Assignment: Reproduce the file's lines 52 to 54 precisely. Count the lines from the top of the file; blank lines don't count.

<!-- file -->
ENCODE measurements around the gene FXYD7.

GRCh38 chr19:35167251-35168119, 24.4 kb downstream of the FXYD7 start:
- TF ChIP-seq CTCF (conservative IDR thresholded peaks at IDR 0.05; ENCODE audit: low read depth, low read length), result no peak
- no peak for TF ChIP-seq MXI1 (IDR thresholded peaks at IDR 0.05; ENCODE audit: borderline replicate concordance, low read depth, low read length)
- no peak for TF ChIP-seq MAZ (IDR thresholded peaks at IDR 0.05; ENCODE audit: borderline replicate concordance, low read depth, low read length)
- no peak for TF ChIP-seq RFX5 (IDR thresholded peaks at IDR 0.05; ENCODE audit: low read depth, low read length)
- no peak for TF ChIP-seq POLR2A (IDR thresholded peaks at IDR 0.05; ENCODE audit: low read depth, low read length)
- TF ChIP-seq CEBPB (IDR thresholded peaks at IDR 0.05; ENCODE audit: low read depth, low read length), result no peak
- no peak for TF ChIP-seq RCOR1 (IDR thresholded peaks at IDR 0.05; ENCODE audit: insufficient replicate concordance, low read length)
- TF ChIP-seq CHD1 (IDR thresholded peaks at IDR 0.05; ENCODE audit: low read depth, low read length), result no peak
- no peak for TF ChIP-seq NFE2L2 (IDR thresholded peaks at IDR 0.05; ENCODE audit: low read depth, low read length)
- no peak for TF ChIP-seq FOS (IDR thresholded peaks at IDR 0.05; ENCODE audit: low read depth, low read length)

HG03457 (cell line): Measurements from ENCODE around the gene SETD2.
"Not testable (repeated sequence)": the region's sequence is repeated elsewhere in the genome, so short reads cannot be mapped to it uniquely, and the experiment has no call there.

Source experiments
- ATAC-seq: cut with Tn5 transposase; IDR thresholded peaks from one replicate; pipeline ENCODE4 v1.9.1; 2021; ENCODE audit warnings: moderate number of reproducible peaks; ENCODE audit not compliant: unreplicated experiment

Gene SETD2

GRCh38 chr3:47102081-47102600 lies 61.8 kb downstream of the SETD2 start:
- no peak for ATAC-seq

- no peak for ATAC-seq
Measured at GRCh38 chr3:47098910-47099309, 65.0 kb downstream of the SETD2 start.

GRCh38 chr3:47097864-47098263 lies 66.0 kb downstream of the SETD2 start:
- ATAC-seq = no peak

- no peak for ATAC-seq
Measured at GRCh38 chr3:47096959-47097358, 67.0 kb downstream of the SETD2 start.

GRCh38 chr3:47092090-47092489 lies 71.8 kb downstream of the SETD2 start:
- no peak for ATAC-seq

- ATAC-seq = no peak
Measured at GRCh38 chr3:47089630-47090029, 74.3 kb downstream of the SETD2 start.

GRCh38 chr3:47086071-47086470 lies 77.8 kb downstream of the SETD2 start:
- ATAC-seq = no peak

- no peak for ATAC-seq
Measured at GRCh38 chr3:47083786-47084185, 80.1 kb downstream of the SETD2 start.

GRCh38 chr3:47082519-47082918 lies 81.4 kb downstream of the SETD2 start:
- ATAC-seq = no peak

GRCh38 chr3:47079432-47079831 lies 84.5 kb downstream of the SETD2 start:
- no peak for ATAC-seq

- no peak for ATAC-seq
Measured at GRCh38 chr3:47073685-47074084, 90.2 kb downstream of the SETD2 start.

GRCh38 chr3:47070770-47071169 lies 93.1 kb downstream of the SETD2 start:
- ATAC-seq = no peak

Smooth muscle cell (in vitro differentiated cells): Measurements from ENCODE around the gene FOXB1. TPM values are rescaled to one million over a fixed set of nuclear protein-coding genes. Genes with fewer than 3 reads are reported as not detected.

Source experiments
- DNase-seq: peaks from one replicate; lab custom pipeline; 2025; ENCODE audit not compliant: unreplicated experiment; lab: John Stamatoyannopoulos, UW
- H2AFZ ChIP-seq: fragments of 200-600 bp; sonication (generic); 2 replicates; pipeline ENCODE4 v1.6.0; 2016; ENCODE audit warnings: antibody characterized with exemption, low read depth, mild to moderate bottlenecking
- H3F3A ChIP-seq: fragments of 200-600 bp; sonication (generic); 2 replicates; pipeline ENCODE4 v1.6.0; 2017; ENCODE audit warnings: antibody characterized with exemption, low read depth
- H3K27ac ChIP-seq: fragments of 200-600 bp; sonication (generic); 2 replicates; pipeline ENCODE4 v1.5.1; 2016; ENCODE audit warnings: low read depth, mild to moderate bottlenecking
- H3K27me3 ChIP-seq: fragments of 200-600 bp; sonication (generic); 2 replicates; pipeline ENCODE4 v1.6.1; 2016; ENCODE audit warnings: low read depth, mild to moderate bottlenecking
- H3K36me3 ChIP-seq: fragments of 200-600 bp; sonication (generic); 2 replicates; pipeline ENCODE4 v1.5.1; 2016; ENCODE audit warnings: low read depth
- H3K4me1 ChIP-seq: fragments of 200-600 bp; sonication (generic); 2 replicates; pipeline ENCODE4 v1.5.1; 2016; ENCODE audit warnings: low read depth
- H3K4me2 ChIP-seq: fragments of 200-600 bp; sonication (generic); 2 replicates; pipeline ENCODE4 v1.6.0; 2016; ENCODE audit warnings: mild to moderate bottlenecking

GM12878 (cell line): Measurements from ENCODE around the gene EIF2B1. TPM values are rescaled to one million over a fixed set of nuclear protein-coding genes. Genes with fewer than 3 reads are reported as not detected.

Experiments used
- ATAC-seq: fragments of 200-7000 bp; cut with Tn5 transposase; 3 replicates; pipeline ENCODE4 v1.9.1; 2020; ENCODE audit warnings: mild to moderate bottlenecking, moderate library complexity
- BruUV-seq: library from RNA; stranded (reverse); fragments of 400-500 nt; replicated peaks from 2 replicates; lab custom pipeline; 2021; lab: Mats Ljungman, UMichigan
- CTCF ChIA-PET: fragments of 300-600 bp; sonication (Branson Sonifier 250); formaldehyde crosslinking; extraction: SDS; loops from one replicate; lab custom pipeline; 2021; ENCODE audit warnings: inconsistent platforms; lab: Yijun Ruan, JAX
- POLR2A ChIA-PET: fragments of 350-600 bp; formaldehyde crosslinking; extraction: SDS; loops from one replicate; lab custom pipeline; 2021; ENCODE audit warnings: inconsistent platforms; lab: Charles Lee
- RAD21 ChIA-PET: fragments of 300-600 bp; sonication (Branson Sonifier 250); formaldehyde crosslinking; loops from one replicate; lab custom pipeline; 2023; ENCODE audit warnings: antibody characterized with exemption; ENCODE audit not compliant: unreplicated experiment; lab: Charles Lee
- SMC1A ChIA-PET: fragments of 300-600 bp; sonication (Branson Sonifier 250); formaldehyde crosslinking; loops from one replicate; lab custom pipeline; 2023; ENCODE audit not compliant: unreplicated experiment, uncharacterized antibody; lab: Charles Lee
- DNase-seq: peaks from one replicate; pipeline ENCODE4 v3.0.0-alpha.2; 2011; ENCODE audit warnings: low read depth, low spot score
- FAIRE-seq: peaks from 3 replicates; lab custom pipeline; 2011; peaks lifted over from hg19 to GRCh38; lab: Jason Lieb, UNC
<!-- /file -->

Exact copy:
GM12878 (cell line): Measurements from ENCODE around the gene EIF2B1. TPM values are rescaled to one million over a fixed set of nuclear protein-coding genes. Genes with fewer than 3 reads are reported as not detected.

Experiments used
- ATAC-seq: fragments of 200-7000 bp; cut with Tn5 transposase; 3 replicates; pipeline ENCODE4 v1.9.1; 2020; ENCODE audit warnings: mild to moderate bottlenecking, moderate library complexity